By Corinne Murdock |
So far this year, Pinal County police have seized over 1.1 million M30 fentanyl pills. “M30” is a stamp on pills sometimes used to disguise a synthetic drug as the painkiller oxycodone, manufactured by pharmaceutical companies. The Drug Enforcement Administration (DEA) reported last year that a majority of fentanyl comes from the Mexican border.
Pinal County Sheriff Mark Lamb summarized the significance of these drug seizures. Lamb explained how the number of M30 fentanyl pill seizures jumped from zero in 2018, to around 700 in 2019, and over 200,000 in 2020.
Lamb explained that meth and fentanyl are being trafficked in pill form because people, especially kids, are more likely to take a pill than a needle in the arm.
“Not only are we dealing with the human trafficking issue, we’re also dealing with drug trafficking into this country. What the cartel has started doing is producing synthetic drugs, like methamphetamine and fentanyl. They can produce them in a lab 24 hours a day, 7 days a week,” explained Lamb. “Folks, this is a problem. What starts in my backyard today will be in your front yard tomorrow.”
In the post, Pinal County Sheriff’s office added that most of their deputies had never seen a fentanyl pill three years ago.
MORE THAN 1 MILLION PILLS SEIZED. Three years ago, most of our deputies had never seen a fentanyl pill. pic.twitter.com/w911ieDDnx
— Pinal County Sheriff’s Office (@PinalCSO) September 13, 2021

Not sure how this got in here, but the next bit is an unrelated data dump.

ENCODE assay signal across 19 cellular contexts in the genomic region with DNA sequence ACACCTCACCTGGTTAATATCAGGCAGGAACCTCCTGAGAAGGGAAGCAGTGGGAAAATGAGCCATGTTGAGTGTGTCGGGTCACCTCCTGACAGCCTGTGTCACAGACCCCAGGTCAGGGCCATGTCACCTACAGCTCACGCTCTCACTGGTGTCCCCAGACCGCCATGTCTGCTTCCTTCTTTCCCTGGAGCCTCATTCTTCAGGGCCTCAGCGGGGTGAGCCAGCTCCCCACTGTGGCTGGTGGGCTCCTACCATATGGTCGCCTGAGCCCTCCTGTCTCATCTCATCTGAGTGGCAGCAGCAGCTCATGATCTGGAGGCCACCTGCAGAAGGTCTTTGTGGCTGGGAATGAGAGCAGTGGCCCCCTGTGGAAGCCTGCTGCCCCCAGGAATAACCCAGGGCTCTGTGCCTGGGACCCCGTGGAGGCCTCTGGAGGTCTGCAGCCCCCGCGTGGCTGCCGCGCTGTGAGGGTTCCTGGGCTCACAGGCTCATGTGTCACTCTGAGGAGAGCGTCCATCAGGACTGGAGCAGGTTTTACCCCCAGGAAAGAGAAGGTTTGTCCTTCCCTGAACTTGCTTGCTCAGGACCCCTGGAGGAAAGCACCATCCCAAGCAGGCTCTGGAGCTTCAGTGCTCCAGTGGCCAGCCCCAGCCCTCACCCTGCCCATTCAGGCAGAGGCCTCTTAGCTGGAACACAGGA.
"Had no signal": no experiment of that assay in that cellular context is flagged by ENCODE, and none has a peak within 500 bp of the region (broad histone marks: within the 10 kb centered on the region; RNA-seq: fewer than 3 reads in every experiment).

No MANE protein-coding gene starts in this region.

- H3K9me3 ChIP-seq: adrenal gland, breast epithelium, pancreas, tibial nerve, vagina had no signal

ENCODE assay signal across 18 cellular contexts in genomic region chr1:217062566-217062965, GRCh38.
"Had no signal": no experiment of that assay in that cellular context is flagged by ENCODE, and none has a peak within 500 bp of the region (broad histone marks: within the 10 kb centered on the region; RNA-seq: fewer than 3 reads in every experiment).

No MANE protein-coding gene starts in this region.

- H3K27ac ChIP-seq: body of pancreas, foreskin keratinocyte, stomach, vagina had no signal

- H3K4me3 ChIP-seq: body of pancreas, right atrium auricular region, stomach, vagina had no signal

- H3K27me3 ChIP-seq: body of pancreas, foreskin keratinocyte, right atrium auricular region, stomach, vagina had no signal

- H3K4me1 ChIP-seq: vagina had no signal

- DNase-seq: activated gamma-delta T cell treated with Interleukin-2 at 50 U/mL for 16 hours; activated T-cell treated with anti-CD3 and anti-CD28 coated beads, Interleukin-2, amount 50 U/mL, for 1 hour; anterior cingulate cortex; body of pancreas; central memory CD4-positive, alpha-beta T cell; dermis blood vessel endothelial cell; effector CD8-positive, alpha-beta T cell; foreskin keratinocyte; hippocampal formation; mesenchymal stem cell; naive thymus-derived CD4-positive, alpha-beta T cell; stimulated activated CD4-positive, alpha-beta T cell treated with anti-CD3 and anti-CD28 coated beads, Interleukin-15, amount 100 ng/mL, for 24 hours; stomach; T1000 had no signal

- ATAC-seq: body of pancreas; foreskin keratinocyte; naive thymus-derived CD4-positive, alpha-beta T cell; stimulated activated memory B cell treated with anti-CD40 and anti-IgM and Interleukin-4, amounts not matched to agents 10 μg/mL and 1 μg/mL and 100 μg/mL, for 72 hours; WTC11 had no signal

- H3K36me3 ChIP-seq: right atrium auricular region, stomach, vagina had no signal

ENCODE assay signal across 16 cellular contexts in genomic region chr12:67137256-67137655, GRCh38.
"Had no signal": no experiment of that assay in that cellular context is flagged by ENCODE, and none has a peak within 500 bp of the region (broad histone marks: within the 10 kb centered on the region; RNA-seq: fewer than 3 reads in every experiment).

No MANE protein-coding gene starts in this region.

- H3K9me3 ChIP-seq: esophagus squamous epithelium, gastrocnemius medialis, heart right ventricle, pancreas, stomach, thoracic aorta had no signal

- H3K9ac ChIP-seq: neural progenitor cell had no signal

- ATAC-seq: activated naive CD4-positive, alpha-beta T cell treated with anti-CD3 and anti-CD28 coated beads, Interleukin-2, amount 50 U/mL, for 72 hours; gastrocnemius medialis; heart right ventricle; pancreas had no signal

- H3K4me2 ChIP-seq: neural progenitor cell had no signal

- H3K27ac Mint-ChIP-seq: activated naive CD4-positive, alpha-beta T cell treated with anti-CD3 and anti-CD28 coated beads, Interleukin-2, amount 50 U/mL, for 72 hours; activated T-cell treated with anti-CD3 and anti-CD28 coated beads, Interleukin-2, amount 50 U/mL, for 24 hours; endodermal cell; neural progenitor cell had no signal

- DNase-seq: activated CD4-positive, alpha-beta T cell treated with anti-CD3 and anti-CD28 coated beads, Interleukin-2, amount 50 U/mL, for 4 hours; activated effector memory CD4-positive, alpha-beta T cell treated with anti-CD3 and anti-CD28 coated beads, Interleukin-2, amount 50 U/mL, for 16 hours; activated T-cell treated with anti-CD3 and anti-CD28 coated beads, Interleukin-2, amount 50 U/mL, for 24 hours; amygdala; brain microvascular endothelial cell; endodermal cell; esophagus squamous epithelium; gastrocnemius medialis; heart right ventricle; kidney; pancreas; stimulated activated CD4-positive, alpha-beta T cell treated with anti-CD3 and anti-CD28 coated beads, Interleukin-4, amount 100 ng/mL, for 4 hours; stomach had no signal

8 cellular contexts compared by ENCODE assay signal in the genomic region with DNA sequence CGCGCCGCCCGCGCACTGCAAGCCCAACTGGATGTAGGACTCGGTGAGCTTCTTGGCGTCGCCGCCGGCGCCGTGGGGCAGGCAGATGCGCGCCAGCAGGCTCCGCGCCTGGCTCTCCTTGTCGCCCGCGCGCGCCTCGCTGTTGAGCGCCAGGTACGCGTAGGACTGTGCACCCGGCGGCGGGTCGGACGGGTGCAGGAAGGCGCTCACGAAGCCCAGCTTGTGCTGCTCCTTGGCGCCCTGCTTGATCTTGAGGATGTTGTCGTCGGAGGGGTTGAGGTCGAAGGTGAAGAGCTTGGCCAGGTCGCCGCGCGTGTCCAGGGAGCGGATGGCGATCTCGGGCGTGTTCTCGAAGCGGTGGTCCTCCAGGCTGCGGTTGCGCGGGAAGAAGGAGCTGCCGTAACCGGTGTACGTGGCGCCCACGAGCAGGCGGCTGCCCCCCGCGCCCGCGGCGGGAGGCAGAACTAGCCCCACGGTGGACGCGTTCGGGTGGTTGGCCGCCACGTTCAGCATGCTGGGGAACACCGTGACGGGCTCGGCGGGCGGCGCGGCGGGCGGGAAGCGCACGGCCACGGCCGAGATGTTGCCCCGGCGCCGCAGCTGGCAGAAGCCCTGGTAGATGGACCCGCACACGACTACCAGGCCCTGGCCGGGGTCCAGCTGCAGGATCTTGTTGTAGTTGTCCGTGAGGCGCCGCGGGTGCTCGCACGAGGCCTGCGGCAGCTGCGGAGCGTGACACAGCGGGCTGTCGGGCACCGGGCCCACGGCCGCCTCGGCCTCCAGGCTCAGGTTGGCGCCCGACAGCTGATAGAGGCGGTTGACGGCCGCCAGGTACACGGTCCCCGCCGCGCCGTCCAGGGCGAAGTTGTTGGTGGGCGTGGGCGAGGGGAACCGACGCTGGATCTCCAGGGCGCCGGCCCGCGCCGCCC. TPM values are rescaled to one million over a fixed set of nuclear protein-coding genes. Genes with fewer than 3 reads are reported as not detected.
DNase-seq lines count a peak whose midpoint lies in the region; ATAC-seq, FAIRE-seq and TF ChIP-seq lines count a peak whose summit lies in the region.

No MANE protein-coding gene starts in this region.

Fentanyl was one of the key drugs found in George Floyd’s system after his death. Floyd had approximately 11 nanograms per milliliter (ng/ml). Fatalities may occur at around 7 ng/ml of fentanyl when one or more other drugs are used conjunctively.
Floyd also had 19 ng/ml of meth in his system. The initial autopsy report added that deaths have been determined due to fentanyl at levels as low as 3 ng/ml.
Fentanyl is a synthetic opioid drug that is 50 to 100 times more potent than its most comparable drug – morphine. This drug accounts for the majority of opioid overdose deaths in the United States, according to the National Institute of Health (NIH).
Since President Joe Biden took office, reports of increased drug trafficking have coincided with the historic surge of illegal immigrants. The situation worsened to the point where non-border states were lending their law enforcement to the southern border; South Dakota recently brought their National Guard home after Texas gained a handle on their end of the crisis.
Corinne Murdock is a reporter for AZ Free News. Follow her latest on Twitter, or email tips to firstname.lastname@example.org.